I have found that I’m more focused and getting more done than ever, which is fantastic, but, aside from a very happy pussycat, there is a definite downside to rolling out of bed and rolling up to your desk.

My work day is infinitely longer. Normally it hits around 5:15 or 5:30 and it’s time to pack up and head home (though my boss would argue that point – “must be 5:00 as Pam’s heading out” which is SO not true!). And unless I’m working a special project or under a time crunch, I make dinner, watch Netflix and just keep an eye on my emails in case something urgent comes in. But, essentially, the work day is over. (And yes, obviously no children – I don’t know you folks do it but that’s a whole other blog right there!)

A clear transition from workday to home time doesn’t really seem to occur when you work from home. My workday never seems to end. As soon as I wake up I’m rushing to fire up the old laptop and thinking about what I need to get done. When I “leave” work, I’m still compulsively checking emails and doing “just one more little thing” before I settle in for the evening.

I’m sure if you work from home on a regular basis you create a routine and stick with it to separate work from home as much as possible. But, I think it takes a lot of discipline and some people are probably far more successful at this than others.

Then there’s the social aspect that cannot not be ignored. We’re social beings. Even those of us who are a bit more introverted still need some interaction with other people. I’m on the phone most of the day but it is not the same as being with people. I know we’re at work to work but there is social interaction between colleagues and peers. Whether you’re working with a team towards a shared goal or bouncing ideas off other people, it prevents you from feeling isolated and out of the loop.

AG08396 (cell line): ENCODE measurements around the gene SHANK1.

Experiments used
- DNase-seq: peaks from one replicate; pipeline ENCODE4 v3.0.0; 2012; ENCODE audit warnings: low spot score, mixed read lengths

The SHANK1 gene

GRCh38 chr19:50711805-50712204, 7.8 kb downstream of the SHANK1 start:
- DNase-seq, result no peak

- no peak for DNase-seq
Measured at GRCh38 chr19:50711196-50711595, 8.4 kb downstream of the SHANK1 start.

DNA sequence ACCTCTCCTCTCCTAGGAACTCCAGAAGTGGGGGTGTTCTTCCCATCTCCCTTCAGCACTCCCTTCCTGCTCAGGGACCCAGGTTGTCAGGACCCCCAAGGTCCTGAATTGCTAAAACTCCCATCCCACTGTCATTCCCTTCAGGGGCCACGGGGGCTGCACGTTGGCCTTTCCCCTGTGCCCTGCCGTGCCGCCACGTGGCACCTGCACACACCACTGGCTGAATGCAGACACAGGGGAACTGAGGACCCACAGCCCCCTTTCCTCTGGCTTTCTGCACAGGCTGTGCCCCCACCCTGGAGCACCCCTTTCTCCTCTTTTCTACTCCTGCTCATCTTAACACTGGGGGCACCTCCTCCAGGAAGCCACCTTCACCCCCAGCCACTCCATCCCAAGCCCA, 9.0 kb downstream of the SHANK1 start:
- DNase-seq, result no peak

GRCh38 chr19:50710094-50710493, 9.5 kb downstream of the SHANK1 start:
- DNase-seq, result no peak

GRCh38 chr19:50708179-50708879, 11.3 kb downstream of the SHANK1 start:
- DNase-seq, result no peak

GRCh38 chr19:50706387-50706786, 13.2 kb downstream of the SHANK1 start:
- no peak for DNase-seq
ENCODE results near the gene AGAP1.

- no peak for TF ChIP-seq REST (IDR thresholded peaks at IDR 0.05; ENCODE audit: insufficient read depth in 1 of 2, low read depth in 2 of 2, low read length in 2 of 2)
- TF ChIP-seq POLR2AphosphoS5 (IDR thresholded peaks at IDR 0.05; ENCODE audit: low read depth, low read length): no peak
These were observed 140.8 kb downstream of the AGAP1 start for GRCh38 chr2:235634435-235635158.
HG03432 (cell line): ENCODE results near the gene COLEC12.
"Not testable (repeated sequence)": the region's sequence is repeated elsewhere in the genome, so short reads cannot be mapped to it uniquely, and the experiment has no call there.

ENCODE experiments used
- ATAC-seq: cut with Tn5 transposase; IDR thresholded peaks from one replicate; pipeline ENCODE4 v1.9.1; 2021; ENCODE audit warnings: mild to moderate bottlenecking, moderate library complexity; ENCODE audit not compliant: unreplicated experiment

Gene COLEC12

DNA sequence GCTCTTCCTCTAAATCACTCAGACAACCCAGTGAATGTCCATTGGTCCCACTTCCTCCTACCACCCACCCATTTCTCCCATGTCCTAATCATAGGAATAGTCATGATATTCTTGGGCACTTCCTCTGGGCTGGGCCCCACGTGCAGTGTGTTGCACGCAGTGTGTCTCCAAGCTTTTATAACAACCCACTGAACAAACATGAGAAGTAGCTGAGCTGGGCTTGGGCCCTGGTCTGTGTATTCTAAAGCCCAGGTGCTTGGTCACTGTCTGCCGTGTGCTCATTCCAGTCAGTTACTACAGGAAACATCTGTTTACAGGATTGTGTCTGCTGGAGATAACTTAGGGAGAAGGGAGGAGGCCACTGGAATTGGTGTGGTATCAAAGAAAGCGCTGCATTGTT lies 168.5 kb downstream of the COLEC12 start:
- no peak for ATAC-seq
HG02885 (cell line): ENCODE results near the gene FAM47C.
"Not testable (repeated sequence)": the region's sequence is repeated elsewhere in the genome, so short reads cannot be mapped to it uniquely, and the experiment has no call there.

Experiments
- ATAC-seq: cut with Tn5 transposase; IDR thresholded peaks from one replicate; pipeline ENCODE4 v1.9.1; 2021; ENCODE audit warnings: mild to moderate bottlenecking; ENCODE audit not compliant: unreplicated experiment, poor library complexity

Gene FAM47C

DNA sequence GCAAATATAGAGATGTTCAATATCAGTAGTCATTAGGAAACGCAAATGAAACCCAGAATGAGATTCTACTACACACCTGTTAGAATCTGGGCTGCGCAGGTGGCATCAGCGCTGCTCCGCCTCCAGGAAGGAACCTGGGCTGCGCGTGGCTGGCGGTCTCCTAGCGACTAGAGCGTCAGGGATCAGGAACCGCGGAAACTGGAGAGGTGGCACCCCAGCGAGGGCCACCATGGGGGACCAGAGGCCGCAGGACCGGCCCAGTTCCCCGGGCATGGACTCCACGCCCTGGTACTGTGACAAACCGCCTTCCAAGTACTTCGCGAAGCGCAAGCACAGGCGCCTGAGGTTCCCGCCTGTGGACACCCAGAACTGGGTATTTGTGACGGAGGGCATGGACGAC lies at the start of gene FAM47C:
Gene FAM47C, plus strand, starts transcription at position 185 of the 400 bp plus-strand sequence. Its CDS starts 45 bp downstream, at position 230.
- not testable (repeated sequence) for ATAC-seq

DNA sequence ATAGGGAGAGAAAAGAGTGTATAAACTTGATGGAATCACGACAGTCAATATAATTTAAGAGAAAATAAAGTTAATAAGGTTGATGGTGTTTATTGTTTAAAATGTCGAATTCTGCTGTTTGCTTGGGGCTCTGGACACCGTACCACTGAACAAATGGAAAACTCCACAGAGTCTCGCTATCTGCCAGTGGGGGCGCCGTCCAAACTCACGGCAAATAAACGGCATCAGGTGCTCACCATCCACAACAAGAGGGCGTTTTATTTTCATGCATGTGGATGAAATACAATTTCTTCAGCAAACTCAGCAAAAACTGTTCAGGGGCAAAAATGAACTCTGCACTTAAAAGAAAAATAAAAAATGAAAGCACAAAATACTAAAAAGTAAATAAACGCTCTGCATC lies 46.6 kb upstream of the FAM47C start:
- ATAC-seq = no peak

Being honest, I think working from home a couple of days a week would be my ideal as it probably is for most people. So what can you do if you work from home but need to have some time around actual human beings? Well, now that you’ve asked, The Rostie Group definitely has the answer and, in my somewhat biased opinion, I think it’s a good one!

Coworking really could be the ideal solution for you. It allows you the opportunity to get dressed up in your big person clothes, meet people and perhaps even develop partnerships with other

Coworkers. I can tell you from experience that the Coworkers and tenants at The Rostie Group have built their own ecosystem, collaborating and working together to expand their businesses or learn new skills.

So, if you’re sitting at your desk in your home office – or the corner of the living room where you’ve squeezed in a desk and computer – and you haven’t spoken face to face with colleagues or peers in weeks, then why not take the time to discover the solutions that The Rostie Group can offer to get you out of the house and into a corporate environment?

The cat will miss you, but trust me, you’ll wish you’d done it sooner!